Ebenezer reflects on the trip to Nepal

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It was with a whole lot of excitement that I boarded my flight for the Mugu district in Nepal on 8 September 2015 where the Comparative Studies in Sustainable Development module was to be presented. I expected a relaxing time in the Himalayas mountain range but boy was I wrong because this life-changing experience was infused with embracing the unknown, getting along with a dynamic group of independent thinkers and most importantly affording me time and space to rediscover the God (greatness) in others and myself.

The hiking and culinary aspects of this experience were most probably the easiest part of the trip. Our journey started in Tulcha, a small village 3000m above sea level. Some of the footpaths were hair-raisingly narrow and steep but the breath-taking midmorning views, as well as the effortless manner in which local people (young and very old) mastered these paths, were all the pressure I needed to push on. The presence of at least one of the facilitators (Jess or Rosie) at the tail end of our walking group also gave an inexperienced hiker like me great comfort. The early morning walks were truly amazing but the sights, scenes and sounds that I experienced on our sunset walk from Birabagad were unforgettable. Families chatting on the stoep, boys playing board games and children cleaning dishes at the village tap in preparation for dinner were some of the memorable pictures that gave me insight into the traditional village life in Mugu. In this district many families grow their own food and livestock so we had access to fresh produce most of the time. We had various versions of omelettes, noodles and Dal Bhat (a popular vegetarian Nepalese dish) for many breakfasts, lunches and dinners. My culinary highlight was the endless supply of fresh chillies that were available at all guesthouses and restaurants.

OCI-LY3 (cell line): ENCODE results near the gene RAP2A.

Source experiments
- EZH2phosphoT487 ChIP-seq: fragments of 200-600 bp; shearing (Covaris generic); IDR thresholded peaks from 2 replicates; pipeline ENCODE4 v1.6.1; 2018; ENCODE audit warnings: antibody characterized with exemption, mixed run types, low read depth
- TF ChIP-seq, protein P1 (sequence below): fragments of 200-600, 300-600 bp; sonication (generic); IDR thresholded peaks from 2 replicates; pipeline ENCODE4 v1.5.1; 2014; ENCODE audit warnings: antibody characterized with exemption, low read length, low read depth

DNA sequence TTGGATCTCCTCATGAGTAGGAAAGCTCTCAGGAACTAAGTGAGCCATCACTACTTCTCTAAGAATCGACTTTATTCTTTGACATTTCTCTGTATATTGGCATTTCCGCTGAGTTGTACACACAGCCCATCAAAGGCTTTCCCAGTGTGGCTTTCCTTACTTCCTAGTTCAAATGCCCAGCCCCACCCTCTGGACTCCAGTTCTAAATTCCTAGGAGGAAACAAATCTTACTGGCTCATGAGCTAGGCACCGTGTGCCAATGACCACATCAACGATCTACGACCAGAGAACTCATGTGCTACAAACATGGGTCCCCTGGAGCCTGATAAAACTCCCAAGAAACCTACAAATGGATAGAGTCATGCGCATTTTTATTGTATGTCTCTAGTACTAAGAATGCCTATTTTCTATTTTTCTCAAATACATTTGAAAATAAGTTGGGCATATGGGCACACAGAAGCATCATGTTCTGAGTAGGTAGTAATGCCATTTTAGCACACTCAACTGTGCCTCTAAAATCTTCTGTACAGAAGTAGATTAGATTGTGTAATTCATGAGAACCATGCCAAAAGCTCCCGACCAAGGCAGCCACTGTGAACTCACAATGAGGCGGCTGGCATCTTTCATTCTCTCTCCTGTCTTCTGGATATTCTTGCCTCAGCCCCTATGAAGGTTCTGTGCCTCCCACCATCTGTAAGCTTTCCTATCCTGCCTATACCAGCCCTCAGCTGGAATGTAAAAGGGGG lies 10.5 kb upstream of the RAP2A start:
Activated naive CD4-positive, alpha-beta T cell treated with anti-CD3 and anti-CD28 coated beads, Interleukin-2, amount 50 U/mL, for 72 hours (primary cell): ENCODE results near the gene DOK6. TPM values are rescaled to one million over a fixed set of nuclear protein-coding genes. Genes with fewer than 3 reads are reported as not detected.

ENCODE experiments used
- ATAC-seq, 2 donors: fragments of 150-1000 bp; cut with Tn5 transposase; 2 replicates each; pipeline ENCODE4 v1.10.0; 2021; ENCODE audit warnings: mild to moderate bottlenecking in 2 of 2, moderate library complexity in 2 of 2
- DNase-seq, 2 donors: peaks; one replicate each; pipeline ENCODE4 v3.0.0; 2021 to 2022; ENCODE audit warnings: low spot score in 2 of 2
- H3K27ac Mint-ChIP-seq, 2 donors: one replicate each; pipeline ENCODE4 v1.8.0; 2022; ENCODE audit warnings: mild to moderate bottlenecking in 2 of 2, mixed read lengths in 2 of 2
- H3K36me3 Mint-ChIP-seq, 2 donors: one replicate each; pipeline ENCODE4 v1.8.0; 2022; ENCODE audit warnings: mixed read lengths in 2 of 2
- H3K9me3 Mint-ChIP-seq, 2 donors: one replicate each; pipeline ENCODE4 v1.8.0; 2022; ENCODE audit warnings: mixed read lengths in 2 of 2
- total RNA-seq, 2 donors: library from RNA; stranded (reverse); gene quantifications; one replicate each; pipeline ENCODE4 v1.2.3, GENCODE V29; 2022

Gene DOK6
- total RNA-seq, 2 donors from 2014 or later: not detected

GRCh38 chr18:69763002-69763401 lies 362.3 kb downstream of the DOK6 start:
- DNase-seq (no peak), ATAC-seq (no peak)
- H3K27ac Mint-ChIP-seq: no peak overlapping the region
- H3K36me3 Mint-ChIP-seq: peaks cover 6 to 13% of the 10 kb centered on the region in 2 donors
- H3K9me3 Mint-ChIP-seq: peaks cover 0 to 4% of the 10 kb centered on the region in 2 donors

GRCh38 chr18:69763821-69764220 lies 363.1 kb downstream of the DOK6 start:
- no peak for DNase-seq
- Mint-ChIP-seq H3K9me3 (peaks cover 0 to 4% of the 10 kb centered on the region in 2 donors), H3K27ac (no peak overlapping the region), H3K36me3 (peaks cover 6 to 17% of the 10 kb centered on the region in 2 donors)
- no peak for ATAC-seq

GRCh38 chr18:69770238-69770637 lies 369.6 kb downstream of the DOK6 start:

Much of my time was spend interacting, teaching and learning from school going children during cultural exchange sessions and solo expeditions. Seeing how these children were so comfortable with trying to understand the ‘unexplained phenomena’ (myself) gave me the confidence to express and share some of the conundrums in my life with my group. The interactions with the kids contained little if any words but was filled with magnetising laser focused gazes which helped me reach a level of comfort to introspect and rediscover the ‘God’ within me. However, the general defeatist attitude amongst the youth that I spoke to was very disturbing and reminded me of the South African psyche. This made me give impromptu motivational talks to remind the youth that expressed the ‘I-am-not-good-enough’ attitude that their seeds of greatness should never be equated to the size of their bank balances or the level of Nepal’s prosperity. I pray and hope that my few words and gestures will make them recognise the greatness within them.